How to keep your wheels running free
Worn wheel bearings can cause all manner of issues, here’s how to replace them
1 Feel for notchiness
The wear on a bearing can be detected by having the wheel raised off the ground, and then attempting to move it from side to side. A worn bearing will feel notchy and you should look for movement between the hub and wheel spacer. If your bike doesn’t have a centrestand you can support the weight on a jack and get the wheel lifted.
2 Clean the hub
With the bike supported on its main stand or a front paddock stand, remove the wheel – check in a workshop manual if you are unsure of the procedure – and inspect the area around the hub. Wipe away any road dirt or debris with a cloth so the bearing or seal area is visually clean. You can lay the wheel down on an old tyre.
3 Inspect the seals
With a pry-bar or suitable screwdriver, gently prise off any dust seals. These seals are important, and offer the first line of defence for the bearing against the onslaught of road grime. Inspect the seals for damage or any signs of perishing. Make sure the internal lip isn’t torn or broken.
4 We all like a little squirt
Cleanliness is important when you are working with bearings (or other mechanical parts). Using spray-on contact cleaner and a clean lint-free cloth, wipe away any dirt around the bearing and especially the inner hub. The bearing will need to come out, so a clean inner hub will facilitate its removal.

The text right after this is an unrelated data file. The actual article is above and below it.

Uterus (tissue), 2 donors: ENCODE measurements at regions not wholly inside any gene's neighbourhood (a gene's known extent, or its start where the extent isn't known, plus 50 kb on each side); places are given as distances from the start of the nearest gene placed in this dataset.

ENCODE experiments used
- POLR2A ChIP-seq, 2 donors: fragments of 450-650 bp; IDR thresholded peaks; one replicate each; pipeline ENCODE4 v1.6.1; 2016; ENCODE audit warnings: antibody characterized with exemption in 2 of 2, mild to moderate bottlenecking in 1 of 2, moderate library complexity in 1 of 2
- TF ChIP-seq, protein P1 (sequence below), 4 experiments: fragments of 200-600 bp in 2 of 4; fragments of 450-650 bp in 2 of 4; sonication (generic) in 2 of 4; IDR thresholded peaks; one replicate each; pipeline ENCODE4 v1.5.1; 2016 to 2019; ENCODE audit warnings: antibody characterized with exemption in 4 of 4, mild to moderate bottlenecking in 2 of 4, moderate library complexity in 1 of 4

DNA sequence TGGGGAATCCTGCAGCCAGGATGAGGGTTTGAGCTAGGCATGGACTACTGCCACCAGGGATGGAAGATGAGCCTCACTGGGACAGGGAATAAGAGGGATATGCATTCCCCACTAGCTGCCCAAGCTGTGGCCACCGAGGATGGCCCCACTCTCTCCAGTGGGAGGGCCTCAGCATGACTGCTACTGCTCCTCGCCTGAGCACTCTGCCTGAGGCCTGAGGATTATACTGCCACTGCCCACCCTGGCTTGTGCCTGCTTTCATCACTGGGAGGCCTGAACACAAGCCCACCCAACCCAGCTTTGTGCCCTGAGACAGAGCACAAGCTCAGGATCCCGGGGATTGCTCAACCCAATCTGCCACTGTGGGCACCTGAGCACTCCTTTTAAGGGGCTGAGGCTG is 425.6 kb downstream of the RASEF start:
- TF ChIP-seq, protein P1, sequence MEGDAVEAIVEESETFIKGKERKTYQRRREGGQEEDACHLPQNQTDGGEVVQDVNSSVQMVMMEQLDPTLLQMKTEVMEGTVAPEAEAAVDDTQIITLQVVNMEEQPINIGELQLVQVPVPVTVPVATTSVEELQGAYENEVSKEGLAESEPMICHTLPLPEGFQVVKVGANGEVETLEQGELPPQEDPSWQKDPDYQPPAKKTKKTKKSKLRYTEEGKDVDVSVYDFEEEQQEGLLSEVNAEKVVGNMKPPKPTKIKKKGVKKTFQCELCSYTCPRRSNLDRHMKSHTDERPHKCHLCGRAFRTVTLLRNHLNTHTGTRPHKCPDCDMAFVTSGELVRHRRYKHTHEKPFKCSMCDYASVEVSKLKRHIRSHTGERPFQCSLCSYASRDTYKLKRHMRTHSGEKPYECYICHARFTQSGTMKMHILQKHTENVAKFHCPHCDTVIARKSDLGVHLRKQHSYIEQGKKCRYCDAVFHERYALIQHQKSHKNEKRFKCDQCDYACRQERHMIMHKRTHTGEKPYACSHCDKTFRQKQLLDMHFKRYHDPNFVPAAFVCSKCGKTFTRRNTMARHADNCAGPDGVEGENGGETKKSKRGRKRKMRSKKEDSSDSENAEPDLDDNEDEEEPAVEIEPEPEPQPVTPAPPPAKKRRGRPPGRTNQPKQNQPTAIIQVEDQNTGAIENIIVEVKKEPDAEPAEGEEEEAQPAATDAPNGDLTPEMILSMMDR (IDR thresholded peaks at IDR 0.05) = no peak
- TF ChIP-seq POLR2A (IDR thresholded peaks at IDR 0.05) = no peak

5 Tap the spacer
The bearings are located each side of the wheel with a spacer that is pinched between them. Check in your workshop manual for the specific procedure. Typically you will need to use a punch at 45 degrees to tap the centre spacer to one side, enough to expose around 3 or 4mm of inner bearing.
6 Free the bearings
Sometimes there are circlips that help retain the bearings, if this is the case check and remove them. With the wheel on the old tyre, tap the bearing on the area exposed by the previous step using a suitable drift. Once the bearing has moved, tap evenly around the edge until it drops out. The spacer will follow. Then tap out the other bearing.
7 Check the size
Make sure that you have the correct replacements. Check the size of the old bearings against the new, use a vernier gauge to make an accurate measurement. Often there are numbers embossed on the outer case of bearings which will help you double check you have the right parts. Give the bearing housing a final clean with your contact cleaner.
8 Square route
It is extremely important that the bearings are drifted into position squarely and are not damaged as you put them in. Only tap the outer case of the bearing, not the centre. Be sure to use a suitable drift; a large impact socket a fraction smaller than the outer diameter is ideal. As you tap in the bearing, you will hear the sound change as it locates correctly in the wheel.
9 Refit, repeat and check
Flip the wheel over on your old tyre and put the spacer in the hub. Using your drift tap the bearing in the same way as the other side, when the bearing is located check the position of the spacer is still central. Fit any retaining clips and external seals, and refit the wheel using the torque settings in your owners’ manual. Check the wheel spins freely with no binding. Go for a test ride and then recheck everything.
Notchy bearings can wreck you handling, but you can change them at home